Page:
SFU Remembers Michael Plischke (1945-2020)

June 08, 2020

Michael Plischke, Professor Emeritus, Department of Physics, Simon Fraser University, passed away April 29 after an extended illness.

Michael was born in January 1945 in Czechoslovakia. His family moved to Würzburg, Germany shortly after his birth and settled in Montreal QC when he was 9, where he did all his schooling up to a BSc Physics from Loyola College. He pursued graduate studies in the United States, first at Yale University, New Haven (CT) where he completed a MPhil. He then moved to Yeshiva University in New York City NY, where he completed a PhD under the supervision of Daniel Mattis, who is well known for his work on magnetism and statistical mechanics, and the author of many well-known textbooks on those subjects.

Mike graduated in 1970 at a time when there were very few openings in academia. But he persisted, working in various short-term positions at Yeshiva University, McGill University, University of Leuven and the University of Alberta from 1970 till 1976, producing first rate work at each posting.

Mike joined SFU in January 1976 as an Assistant Professor and was quickly promoted to Associate Professor (1978) and Full Professor (1983). In his forties, he decided that he was interested in becoming department chair and eventually served two terms; he was Chair of the Department of Physics from 1988-1993 and again from 1998-2003. He went on to serve as Dean of Science from 2003 until 2010. He was valued as an insightful and effective Chair and Dean, who promoted excellence in teaching and research. As Chair, he fostered young faculty members, sharing his NSERC grant to support a joint postdoctoral fellow, or sharing lecture notes to help with teaching. As Dean, he was a strong advocate for science, he consistently promoted quality research and teaching, and he effectively mentored new Chairs.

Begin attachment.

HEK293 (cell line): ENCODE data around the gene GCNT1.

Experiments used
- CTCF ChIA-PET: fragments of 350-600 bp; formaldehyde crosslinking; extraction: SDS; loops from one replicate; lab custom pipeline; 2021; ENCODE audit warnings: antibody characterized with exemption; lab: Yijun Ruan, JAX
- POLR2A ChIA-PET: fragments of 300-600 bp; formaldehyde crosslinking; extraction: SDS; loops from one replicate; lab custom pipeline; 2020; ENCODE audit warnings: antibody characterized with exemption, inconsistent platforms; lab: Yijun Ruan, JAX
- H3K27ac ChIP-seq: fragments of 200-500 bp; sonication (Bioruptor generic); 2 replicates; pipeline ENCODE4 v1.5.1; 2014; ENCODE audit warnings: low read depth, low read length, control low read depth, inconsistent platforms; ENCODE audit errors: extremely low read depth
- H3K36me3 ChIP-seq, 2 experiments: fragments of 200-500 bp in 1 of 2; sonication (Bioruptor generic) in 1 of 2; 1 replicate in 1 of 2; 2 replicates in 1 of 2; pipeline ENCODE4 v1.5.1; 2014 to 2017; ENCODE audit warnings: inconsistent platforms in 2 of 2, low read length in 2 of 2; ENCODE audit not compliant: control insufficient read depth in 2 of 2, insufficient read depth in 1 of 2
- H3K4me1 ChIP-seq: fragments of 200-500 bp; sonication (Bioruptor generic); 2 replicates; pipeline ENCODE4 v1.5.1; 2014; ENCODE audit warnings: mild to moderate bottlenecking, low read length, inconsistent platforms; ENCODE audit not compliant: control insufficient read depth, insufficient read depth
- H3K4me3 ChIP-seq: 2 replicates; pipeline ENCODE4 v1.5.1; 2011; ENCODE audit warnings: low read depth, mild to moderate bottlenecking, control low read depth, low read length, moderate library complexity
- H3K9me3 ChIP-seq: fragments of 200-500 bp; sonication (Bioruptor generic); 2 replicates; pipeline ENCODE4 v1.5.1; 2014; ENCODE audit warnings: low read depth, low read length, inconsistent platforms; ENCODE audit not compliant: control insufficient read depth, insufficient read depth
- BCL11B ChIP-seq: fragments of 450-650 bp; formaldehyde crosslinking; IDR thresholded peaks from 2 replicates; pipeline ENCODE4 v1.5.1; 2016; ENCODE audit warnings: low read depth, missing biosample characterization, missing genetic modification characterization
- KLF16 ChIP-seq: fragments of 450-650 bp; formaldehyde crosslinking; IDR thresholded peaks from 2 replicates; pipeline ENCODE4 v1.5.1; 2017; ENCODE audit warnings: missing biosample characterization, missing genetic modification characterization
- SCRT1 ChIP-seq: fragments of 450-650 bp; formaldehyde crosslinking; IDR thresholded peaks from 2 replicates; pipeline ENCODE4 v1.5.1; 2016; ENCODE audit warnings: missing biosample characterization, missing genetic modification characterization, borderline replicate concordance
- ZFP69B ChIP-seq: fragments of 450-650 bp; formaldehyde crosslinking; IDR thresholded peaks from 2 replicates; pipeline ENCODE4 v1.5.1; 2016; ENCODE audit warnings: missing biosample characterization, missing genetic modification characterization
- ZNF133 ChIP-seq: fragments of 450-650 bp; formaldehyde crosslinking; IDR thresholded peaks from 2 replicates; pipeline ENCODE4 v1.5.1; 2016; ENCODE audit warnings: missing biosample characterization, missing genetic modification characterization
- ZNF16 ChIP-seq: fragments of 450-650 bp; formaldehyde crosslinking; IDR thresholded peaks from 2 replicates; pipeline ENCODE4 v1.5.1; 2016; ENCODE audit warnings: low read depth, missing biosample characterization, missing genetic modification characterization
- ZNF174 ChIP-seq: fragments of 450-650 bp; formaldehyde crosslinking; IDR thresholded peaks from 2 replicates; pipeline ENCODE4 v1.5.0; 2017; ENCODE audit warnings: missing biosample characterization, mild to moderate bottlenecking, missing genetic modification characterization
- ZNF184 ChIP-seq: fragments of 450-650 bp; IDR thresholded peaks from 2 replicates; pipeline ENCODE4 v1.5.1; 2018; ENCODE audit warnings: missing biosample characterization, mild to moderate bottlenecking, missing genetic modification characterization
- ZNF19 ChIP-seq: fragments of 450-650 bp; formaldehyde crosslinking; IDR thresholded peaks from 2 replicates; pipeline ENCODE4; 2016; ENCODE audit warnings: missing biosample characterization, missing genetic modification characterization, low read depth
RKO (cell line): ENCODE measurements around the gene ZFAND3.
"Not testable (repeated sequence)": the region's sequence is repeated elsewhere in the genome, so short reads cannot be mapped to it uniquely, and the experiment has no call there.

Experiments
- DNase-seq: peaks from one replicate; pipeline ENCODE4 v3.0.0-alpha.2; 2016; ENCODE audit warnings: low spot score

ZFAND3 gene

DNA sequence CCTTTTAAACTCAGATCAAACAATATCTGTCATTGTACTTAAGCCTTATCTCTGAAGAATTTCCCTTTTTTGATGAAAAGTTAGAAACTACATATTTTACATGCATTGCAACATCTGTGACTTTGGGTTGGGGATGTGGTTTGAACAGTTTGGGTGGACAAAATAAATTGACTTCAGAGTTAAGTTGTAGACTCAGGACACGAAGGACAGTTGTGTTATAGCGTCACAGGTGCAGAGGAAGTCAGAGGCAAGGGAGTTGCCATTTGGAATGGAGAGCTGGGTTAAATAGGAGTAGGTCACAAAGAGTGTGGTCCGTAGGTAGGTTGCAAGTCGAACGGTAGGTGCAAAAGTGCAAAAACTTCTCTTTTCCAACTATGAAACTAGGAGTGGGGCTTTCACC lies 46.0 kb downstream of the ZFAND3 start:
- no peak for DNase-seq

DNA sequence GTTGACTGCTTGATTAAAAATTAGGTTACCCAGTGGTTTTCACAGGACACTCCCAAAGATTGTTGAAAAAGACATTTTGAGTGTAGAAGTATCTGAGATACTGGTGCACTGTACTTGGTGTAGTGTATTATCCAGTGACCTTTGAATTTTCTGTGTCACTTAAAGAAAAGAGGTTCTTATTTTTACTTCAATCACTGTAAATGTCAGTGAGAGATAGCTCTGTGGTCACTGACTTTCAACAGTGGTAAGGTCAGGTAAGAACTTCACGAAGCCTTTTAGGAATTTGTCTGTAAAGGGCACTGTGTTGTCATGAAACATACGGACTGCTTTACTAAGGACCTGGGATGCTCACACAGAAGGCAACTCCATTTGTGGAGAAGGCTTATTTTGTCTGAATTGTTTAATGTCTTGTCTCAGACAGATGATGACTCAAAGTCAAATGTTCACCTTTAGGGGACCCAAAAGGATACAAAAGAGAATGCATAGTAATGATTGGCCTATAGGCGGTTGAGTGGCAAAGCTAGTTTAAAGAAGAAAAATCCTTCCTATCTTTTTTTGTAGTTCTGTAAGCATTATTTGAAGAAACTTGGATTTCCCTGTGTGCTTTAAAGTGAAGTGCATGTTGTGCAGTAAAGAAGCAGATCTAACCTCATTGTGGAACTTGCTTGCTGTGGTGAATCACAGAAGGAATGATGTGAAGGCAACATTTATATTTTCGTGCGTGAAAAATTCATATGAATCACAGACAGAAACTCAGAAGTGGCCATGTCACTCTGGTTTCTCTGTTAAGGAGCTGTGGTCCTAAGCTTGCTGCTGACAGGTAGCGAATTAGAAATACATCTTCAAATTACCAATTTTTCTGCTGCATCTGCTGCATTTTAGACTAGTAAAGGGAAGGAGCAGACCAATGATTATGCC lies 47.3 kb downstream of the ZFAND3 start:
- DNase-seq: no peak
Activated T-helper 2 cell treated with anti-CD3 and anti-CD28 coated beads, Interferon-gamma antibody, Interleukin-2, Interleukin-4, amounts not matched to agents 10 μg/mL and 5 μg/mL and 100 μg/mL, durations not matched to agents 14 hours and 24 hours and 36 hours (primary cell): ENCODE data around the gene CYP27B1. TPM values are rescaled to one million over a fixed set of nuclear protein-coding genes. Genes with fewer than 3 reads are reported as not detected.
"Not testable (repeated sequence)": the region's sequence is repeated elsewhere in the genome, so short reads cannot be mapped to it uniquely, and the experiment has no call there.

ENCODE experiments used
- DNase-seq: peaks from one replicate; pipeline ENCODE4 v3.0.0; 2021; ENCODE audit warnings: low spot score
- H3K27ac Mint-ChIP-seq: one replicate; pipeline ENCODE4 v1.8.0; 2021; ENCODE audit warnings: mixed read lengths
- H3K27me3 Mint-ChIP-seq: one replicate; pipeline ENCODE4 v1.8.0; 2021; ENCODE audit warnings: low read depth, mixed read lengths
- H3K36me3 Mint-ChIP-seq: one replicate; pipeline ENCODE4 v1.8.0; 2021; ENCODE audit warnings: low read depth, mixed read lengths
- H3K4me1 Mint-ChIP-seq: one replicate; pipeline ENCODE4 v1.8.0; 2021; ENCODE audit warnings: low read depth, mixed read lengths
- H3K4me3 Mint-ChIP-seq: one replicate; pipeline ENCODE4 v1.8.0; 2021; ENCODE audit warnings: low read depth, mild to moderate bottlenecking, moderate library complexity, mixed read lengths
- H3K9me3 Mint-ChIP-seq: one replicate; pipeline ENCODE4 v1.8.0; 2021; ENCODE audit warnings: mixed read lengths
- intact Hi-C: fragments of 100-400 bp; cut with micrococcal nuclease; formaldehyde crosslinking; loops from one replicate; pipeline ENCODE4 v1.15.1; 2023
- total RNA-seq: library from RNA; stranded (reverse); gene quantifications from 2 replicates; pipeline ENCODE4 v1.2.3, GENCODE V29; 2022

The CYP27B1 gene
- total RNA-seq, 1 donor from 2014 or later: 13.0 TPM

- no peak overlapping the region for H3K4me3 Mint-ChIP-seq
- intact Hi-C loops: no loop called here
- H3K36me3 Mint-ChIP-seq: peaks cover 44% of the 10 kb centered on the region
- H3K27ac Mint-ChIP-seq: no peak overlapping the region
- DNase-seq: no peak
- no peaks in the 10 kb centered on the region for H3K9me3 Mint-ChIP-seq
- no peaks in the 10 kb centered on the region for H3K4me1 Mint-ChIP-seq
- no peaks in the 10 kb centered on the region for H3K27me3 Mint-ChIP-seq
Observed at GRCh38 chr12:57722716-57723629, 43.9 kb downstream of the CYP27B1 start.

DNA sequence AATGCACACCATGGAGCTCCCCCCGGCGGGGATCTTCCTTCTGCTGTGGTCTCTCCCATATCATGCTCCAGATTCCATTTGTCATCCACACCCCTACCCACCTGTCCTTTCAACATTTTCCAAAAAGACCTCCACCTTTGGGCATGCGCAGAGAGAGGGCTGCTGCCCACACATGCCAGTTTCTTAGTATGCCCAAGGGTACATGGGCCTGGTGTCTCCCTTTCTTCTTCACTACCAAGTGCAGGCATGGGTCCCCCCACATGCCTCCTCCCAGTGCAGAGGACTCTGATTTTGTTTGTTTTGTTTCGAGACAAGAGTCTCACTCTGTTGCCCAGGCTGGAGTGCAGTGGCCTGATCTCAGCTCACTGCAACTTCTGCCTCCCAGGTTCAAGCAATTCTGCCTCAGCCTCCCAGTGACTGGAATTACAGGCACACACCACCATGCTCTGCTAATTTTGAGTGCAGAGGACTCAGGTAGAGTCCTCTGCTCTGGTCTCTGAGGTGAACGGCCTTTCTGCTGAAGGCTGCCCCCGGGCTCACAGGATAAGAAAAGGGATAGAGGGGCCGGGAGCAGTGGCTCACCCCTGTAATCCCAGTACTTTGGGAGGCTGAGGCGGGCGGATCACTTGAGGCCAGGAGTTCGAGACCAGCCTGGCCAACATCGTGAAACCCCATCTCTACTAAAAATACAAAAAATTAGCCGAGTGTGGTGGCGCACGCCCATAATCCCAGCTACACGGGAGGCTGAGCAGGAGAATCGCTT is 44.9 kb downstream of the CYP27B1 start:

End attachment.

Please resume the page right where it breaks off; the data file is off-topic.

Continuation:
Mike had a successful and rewarding research career as a condensed matter theorist; he published over 100 papers, and mentored many graduate students and postdoctoral fellows. In 2006, he was named a Fellow of the American Physical Society in recognition of his “seminal work on the statistical mechanics of complex systems, including alloys, random magnets, classical fluids, aggregation, random surfaces, interface growth and deposition, and vulcanization.” He co-authored with Birger Bergersen (UBC) a well-regarded advanced textbook in Equilibrium Statistical Physics that had three editions (1988, 1994, and 2006).

On a personal note, Mike met Mary, his wife of 49 years, at Yeshiva University. She attended veterinary school at the University of Saskatchewan (1975-1979).

In the words of his colleagues - he was an insightful man of science, an amazing theorist, a great teacher, a wonderful colleague, a dedicated administrator and a close friend. He will be missed.